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Small But Perfectly Formed – Flash Fiction

November 8th, 2019

First, thanks to Willie for last week’s post. It’s interesting to hear him say that he thought writing for children would be easier than writing for adults. Lots of people phone up for a chat about enrolling on our Writing For Children Course and they often seem to think that this will be the case – unfortunately, as Willie found out, it’s not!

If anything, it’s harder because you have to know what age group you are targeting; you then have to be able to use words and ideas that are appropriate to this particular age group. You have to convince a publisher that you know what you’re doing in this respect and you also have to steer clear of overworked and old-fashioned concepts. What was popular when you were a child – or when your children were young – might not be top of the publishers pops these days. Finally, you’ve always to keep parents and teachers in mind. Because these are the people who have the money and will buy the books you write. If you’re writing books for young children, parents want them to look attractive and be fun to read aloud. If you’re writing for older children they want to be sure that if you do touch on a difficult topic it is done with tact and, let’s be honest, there is always the issue of ‘political correctness’. Read the rest of this entry »




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Preparing Your Children’s Book

November 1st, 2019

I finished a twenty-module Comprehensive Writing Course with the Writers Bureau in August 2019. I started the course in 2015 and at times was stumped by challenges along the way and let months pass without completing a module. But I always returned and the assignments worked; they made me think, they made me research, they made me practise. Help was always at hand from a tutor when I needed it. The course took me through a process and made me a better writer. That’s what it’s for. The learning through twenty assignments brought me the hard-won skills and confidence to be a writer.

There’s another reason I spent four years finishing my course. I have written two novels during these four years. One of them, Eoghan and The Talking Animals, was released on Amazon in April 2018, and the second book in this series, Eoghan and The Treasure of Termonfeckin, is being launched now, in November 2019. These books, set in Ireland, tell the story of an eight-year-old boy who discovers one summer on his grandfather’s farm that he has a gift: he can talk with animals. This brings Eoghan endless joy, but also endless problems, and he spends most of the first book solving dramatic problems on the farm. Read the rest of this entry »




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Writing for Children

January 16th, 2017

writing-for-children-blogThis week I’m breathing a sigh of relief as we’ve just come to the end of updating our Writing for Children Course.  It’s had a really good overhaul by the original writer Karen King, but even when she’s done all her hard work there’s still plenty more for us to do here at Head Office.  And you can’t  beat that feeling of satisfaction when everything is finished!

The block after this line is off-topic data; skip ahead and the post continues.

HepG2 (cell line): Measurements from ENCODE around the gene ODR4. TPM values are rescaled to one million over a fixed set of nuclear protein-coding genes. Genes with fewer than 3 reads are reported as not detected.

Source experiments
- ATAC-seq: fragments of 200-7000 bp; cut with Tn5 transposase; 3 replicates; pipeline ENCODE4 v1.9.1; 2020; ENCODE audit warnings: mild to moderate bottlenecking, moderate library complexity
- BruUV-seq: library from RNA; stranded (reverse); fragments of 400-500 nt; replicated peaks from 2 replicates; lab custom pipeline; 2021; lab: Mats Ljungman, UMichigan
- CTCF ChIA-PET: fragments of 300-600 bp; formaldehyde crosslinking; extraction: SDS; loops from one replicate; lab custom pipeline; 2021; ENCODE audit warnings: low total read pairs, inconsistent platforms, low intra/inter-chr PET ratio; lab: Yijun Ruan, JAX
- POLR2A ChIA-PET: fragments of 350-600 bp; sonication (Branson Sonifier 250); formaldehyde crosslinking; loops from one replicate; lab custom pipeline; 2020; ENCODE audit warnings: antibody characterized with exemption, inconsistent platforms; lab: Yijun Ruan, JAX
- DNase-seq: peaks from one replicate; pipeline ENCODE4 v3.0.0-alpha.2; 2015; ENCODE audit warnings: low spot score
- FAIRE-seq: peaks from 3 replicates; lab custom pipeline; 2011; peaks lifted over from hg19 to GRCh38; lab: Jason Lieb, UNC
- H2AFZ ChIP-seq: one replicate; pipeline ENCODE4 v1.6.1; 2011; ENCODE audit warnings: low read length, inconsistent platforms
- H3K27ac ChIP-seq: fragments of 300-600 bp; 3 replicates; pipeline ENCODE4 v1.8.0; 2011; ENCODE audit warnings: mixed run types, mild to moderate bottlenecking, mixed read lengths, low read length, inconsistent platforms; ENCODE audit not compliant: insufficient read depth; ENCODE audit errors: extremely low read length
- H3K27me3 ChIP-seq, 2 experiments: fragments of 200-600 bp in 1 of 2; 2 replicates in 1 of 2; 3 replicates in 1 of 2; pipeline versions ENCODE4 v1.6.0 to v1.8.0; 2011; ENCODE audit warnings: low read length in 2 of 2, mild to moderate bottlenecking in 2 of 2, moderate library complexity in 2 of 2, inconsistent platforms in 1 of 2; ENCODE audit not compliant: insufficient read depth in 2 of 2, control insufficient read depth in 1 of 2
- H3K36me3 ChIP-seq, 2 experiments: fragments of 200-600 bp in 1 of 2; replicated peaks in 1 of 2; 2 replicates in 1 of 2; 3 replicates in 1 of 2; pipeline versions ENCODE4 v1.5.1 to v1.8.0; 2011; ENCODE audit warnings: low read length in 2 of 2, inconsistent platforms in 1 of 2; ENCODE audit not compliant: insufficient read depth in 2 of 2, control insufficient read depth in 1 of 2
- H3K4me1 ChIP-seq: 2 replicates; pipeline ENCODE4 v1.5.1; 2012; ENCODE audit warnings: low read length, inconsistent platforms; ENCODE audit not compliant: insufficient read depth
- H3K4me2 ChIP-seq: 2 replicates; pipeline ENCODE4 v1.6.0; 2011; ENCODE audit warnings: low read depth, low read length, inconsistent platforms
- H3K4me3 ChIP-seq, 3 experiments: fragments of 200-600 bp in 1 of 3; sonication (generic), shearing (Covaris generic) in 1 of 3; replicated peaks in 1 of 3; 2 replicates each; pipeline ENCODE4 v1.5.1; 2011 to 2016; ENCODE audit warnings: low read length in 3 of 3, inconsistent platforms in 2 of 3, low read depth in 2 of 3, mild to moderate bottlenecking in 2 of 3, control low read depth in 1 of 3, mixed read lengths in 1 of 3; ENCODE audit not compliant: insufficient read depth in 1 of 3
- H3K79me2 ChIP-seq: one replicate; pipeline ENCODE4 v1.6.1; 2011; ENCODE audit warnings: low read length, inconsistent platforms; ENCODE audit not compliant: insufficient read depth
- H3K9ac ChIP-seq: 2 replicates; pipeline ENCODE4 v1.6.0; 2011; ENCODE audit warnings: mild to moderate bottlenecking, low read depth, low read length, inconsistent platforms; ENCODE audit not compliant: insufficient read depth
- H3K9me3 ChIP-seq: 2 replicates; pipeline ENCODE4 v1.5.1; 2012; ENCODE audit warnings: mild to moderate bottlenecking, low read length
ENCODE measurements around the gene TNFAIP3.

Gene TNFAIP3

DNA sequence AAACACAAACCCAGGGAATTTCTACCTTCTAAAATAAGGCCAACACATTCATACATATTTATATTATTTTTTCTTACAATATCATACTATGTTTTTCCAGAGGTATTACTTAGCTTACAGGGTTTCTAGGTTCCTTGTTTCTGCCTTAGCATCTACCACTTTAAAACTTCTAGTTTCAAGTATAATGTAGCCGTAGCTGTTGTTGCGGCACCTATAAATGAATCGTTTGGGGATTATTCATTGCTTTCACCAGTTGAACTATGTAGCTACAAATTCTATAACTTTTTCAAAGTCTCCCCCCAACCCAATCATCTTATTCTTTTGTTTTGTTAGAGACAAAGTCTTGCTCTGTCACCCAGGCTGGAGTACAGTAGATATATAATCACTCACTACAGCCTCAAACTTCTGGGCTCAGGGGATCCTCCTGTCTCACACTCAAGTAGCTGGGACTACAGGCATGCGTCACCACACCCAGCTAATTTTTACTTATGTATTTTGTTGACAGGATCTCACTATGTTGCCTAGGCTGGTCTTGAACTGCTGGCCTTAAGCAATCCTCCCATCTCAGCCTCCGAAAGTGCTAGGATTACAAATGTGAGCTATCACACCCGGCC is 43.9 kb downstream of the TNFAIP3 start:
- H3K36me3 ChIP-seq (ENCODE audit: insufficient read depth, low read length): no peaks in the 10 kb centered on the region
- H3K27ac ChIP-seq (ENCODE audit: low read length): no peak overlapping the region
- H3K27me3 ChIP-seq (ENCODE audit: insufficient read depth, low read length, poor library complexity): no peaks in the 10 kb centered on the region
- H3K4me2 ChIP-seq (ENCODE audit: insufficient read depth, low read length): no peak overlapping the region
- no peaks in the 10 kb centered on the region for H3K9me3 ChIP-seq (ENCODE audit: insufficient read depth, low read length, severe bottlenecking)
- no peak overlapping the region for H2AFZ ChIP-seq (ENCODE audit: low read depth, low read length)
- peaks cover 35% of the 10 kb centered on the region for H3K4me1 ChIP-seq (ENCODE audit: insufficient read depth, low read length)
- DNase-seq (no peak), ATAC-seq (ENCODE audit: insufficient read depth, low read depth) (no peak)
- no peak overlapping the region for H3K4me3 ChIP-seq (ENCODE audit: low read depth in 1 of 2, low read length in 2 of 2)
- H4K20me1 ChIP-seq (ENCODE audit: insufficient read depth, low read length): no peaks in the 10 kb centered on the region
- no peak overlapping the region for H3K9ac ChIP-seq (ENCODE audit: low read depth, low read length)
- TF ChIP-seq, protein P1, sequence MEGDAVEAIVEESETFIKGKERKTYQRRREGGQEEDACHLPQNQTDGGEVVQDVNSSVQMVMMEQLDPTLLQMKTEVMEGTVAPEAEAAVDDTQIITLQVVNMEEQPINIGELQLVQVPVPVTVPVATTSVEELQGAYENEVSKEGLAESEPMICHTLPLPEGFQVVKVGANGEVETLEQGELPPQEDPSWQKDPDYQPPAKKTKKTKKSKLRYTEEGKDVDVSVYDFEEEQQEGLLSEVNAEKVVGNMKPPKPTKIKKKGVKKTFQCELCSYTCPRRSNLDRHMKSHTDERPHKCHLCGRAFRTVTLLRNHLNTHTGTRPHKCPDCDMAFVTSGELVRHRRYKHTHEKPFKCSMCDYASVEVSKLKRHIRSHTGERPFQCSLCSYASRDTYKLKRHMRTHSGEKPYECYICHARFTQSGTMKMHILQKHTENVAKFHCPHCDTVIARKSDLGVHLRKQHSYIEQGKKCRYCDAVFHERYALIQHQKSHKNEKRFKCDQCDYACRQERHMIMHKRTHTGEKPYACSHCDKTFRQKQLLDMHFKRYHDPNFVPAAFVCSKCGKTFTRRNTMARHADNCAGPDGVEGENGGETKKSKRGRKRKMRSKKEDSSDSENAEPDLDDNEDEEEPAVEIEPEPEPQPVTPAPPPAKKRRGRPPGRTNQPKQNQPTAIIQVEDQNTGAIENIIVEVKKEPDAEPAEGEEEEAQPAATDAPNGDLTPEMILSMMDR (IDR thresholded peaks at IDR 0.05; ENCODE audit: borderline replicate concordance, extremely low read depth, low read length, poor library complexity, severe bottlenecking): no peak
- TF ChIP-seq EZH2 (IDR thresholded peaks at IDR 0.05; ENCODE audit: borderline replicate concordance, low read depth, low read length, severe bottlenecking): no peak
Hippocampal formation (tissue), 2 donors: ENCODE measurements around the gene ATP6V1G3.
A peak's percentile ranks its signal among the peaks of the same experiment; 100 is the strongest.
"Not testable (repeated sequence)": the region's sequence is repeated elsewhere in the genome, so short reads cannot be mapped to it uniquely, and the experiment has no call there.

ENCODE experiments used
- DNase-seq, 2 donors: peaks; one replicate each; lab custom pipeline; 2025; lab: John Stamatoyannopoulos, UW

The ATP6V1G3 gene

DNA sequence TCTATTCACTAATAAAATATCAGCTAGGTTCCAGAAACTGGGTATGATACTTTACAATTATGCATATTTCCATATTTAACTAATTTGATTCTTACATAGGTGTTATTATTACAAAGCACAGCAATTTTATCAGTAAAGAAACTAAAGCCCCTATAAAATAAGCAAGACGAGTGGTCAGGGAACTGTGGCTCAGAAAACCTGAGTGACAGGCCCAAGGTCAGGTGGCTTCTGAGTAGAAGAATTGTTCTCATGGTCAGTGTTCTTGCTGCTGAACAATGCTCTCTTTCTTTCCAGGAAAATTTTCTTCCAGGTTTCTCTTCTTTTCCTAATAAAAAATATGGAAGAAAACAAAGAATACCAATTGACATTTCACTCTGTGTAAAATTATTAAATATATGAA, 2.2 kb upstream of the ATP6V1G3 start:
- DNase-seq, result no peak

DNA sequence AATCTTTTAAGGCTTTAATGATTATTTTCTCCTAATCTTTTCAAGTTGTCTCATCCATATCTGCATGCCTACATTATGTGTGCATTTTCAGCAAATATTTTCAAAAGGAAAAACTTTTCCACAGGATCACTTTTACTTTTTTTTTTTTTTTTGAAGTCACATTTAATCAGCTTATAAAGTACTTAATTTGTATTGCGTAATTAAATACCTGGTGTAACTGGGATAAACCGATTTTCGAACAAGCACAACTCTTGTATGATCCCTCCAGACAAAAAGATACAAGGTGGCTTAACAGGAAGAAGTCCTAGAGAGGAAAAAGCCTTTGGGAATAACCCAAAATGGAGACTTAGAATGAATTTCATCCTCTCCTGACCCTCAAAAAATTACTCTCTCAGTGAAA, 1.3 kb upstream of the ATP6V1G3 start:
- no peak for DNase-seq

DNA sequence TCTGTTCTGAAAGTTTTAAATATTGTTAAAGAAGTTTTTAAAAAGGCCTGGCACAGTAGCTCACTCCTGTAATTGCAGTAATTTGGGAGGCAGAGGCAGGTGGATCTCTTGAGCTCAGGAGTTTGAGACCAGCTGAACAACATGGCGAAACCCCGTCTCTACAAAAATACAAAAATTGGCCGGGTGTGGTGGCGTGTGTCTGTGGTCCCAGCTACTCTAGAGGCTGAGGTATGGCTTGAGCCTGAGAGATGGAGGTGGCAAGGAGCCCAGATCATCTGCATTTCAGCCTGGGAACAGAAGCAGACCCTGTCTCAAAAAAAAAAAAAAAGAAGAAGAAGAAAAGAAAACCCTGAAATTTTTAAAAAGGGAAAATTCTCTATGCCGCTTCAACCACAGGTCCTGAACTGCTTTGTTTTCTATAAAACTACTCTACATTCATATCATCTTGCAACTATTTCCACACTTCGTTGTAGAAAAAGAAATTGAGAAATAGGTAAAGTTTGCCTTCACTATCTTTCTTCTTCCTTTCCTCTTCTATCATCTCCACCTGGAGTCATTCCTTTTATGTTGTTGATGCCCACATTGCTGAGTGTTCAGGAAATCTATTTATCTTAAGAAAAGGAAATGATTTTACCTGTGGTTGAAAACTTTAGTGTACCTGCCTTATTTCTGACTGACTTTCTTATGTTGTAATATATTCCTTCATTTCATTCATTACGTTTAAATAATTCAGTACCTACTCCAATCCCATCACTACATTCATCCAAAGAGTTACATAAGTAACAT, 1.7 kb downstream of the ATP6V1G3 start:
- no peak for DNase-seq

The course is packed full of useful information on writing in different genres and for different age groups – plus how to market your writing.  And a the biggest plus is the fact that there are 15 assignments, all marked by an experienced children’s writer who will offer personal feedback on  your work.  Of the assignments, 10 are structured but then the rest are ‘open’ so that you can have your tutor’s help and advice on your own particular project. Read the rest of this entry »




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Are You A ‘Binge Watcher’ Or A Writer?

January 22nd, 2016

couch-potato-blogFirst, thanks to Sneha for last week’s post showing how to use your time online professionally and constructively rather than frittering it away.

Since Christmas and my New Year resolutions I’ve been doing less ‘frittering’ – so I’ve only just caught up with the fact that Collins Dictionary word-of-the-year for 2015 was ‘binge-watch’. You know, where you lose huge chunks of time catching up on box sets, so that you can discuss them with friends.  Synonymous in most respects with ‘couch potato’ or ‘slobbing out’! Other words that seem to be trending are ‘dadbod’ – what happens when the hunk in your life starts to look a little less…hunky. And my favourite: ‘manspreading’. Don’t you just hate it when you sit on a train or a bus and the man next to you is reading the newspaper – but in order to do this he has to have his legs apart, taking up most of your space? There are ways around this, but I won’t go into them here. Read the rest of this entry »




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How to Write a Children’s Story – Top Ten Tips

September 7th, 2015

LittleGirlPaintHandsSML-blogThis is an endearing little clip. The ten tips are pretty basic but they’re none the worse for that.  What I really like about it is the way that it’s illustrated. There’s no talking head taking centre stage.  Instead, drawings and cut outs are used to show the points. They are simple but clever and because the tips are brief you have plenty of time to look at, and enjoy, the way it’s done. Read the rest of this entry »




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About The Author: Diana Nadin

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